10 trading secrets every investor should know
Rahul began trading in the stock market at the age of 16 after he learned about his father earning a huge profit in one of his investments. He had a personal savings of Rs.10,000 and invested it in an IPO with his father through his demat account. The 10,000 he invested became Rs.20,000 in just six months, and he opened his own demat account at the age of 18 after he had accumulated Rs.40,000 worth of savings to invest.
Without having a good knowledge about the market and no real experience, he incurred huge losses and eventually lost a major part of his 40,000 capital. When he took a step back to analyze what went wrong, he came up with ten trading secrets which helped him invest in the right places and eventually increased the value of his portfolio from almost zero to a whopping 65 lakhs.
Passive indexing is the way to go
Most beginner investors are of the view that they have to make a quick and huge profit through the money invested as soon as possible. So did I when I first started investing. But the best way you can build wealth is through periodically investing your money in an index fund. An aggressive approach towards investing will always lead to a loss. As the great Warren Buffet said, ‘It is not necessary to do extraordinary things to get extraordinary results. By periodically investing in an index fund, the know-nothing investor can outperform most investment professionals.’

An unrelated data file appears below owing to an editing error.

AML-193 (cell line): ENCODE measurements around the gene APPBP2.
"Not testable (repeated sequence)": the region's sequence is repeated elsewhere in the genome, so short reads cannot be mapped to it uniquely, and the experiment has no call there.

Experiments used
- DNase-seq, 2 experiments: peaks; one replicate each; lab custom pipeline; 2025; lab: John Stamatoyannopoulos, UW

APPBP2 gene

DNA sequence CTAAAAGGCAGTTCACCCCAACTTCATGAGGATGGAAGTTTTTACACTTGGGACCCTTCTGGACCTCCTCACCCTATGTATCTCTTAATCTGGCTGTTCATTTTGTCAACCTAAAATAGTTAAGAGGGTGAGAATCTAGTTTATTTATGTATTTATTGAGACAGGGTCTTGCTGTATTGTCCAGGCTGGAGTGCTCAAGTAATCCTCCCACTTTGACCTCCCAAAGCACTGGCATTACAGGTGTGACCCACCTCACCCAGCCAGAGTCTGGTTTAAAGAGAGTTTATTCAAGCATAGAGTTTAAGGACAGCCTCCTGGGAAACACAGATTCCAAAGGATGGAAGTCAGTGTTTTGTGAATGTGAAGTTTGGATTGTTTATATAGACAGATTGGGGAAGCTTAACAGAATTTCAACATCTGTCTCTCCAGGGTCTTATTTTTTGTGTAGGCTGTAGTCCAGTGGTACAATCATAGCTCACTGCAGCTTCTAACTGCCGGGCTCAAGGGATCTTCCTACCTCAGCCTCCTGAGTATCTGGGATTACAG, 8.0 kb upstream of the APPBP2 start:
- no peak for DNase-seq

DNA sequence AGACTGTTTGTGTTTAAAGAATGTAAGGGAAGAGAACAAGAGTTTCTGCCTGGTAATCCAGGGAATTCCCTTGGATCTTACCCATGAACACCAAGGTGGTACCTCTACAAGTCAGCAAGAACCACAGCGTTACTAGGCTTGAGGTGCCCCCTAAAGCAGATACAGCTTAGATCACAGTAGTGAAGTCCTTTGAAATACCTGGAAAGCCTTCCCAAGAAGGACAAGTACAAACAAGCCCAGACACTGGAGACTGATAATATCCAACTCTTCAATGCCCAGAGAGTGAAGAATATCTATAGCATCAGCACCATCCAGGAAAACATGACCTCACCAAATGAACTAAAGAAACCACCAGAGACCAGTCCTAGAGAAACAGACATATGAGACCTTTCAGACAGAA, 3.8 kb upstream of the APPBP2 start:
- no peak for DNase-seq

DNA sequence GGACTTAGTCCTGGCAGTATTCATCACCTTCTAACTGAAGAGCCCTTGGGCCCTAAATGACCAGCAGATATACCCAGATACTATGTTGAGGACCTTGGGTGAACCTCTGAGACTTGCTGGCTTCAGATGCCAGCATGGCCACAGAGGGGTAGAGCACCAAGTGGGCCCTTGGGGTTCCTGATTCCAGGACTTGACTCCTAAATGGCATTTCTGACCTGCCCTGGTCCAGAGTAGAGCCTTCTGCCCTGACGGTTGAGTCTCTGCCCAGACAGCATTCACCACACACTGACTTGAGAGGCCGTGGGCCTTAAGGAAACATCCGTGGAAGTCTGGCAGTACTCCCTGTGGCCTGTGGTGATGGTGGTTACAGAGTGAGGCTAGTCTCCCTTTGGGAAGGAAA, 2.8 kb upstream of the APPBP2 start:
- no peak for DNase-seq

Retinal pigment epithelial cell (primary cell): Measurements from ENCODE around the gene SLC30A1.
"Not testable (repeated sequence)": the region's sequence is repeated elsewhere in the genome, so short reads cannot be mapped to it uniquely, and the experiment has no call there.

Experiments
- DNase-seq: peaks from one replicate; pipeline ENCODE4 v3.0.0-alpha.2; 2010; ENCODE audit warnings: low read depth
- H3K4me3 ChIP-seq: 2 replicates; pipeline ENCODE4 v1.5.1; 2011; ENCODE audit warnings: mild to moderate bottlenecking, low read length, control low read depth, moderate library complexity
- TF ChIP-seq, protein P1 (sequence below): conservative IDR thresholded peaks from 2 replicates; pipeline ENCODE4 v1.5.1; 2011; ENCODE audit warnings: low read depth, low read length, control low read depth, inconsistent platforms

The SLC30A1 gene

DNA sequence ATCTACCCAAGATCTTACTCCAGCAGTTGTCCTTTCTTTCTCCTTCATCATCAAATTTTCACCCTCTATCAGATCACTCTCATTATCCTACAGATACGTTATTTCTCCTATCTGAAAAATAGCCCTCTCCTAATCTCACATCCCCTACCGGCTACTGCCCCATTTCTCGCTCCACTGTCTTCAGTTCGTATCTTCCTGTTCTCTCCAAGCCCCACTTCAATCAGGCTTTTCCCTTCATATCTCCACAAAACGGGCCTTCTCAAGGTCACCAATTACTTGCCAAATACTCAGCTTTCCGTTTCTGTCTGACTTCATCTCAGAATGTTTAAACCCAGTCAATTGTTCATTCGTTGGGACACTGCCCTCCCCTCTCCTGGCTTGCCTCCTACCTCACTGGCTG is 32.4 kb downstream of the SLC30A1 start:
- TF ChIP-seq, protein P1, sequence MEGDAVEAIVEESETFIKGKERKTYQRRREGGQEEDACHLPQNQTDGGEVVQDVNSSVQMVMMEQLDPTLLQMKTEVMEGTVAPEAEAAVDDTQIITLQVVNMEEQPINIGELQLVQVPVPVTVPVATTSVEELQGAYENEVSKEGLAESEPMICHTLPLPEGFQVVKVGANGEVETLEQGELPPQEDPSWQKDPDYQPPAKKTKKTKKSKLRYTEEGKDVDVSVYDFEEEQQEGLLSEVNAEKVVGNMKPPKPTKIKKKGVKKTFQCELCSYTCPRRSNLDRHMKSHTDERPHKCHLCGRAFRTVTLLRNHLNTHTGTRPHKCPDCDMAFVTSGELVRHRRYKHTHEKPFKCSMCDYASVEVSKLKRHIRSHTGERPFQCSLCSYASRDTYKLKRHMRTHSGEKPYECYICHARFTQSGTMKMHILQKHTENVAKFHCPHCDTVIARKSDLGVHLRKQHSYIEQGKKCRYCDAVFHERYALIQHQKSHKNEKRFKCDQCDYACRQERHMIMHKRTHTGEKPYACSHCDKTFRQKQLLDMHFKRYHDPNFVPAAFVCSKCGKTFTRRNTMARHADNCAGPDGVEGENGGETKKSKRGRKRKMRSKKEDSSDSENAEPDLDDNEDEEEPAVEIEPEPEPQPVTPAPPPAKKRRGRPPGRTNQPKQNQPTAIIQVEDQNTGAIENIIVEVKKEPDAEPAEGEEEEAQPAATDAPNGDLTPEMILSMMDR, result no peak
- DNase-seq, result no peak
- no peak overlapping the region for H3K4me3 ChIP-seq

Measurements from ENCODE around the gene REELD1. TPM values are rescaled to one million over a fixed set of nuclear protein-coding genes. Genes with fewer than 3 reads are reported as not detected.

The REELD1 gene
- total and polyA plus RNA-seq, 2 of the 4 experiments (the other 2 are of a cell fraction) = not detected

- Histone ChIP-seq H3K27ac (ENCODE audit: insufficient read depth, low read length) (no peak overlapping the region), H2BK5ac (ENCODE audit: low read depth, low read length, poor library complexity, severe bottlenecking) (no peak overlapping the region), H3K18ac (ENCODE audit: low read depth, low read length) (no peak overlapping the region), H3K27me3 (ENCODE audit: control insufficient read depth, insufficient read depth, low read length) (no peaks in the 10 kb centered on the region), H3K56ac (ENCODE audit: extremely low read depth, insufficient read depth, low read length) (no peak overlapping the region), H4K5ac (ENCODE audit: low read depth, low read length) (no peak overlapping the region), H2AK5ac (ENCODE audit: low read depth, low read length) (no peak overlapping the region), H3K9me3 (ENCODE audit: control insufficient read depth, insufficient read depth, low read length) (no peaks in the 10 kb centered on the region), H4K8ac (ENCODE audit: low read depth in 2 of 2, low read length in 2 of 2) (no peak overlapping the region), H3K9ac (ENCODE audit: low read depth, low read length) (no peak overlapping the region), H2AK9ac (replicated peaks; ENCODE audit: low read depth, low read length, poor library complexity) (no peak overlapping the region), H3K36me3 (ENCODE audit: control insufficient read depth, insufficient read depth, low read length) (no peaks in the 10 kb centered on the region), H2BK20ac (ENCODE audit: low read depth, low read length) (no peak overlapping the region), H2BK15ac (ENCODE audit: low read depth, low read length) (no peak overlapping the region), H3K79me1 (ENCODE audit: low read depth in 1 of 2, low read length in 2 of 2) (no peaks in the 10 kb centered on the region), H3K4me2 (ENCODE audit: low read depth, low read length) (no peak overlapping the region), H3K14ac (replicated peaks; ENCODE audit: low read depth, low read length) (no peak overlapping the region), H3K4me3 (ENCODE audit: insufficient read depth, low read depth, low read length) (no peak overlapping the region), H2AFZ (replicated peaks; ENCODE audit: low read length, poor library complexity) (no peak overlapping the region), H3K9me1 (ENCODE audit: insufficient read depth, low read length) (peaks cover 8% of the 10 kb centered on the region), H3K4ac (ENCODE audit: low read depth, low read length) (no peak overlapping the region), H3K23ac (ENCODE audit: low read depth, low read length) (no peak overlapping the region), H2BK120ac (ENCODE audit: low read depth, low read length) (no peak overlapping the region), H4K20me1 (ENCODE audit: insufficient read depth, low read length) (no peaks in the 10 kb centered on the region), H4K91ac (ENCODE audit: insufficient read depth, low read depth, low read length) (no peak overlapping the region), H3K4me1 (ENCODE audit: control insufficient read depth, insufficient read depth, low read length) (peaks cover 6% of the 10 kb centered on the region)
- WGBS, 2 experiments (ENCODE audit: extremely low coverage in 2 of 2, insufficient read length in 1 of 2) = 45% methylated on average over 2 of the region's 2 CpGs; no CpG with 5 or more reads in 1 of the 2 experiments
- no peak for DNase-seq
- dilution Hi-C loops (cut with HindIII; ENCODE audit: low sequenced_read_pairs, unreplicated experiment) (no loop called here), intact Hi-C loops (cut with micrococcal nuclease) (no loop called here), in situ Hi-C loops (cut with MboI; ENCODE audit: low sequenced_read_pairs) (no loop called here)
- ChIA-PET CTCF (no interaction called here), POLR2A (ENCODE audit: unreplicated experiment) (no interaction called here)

Your emotions are your worst enemy
There are actual books written just to make you understand that your sentiments can prove to be your worst enemy during the investment process. People tend to attach themselves with stocks that were given to them by their relatives or if they are of personal significance to a person. What Rahul did wrong was that he purchased the stocks of the same company in which his father invested just because of his emotions, and thus incurred a huge loss as a result. Always go with the actual analysis of the investment and keep your emotions far away from your investments.
You need a stockbroker
“I know everything about the stock market; I don’t need a stockbroker” Is one of the main reasons for a beginner investor to incur massive losses. You have to understand that the market is not as easy as you think and requires a basic understanding of the different factors that influence the price of the shares. You will need a stockbroker to guide you through the investment process and help you understand the basics of the market; then only you can earn profits on your investments.
Taxes and trading costs can eat into your profits
Even if you manage to make a profit on your investment, you will be shocked to see the reduction in this amount due to taxes and the commission of your stockbroker. These costs of investment must be primarily considered by an investor before he/she starts trading and reasonable efforts should be made to lower these costs. One of the best things you can do is to hire a broker who charges a flat brokerage fee rather than a commission. You can always consult your broker for other taxes lowering methods to increase your profits in the share market.
All it takes is just one bad decision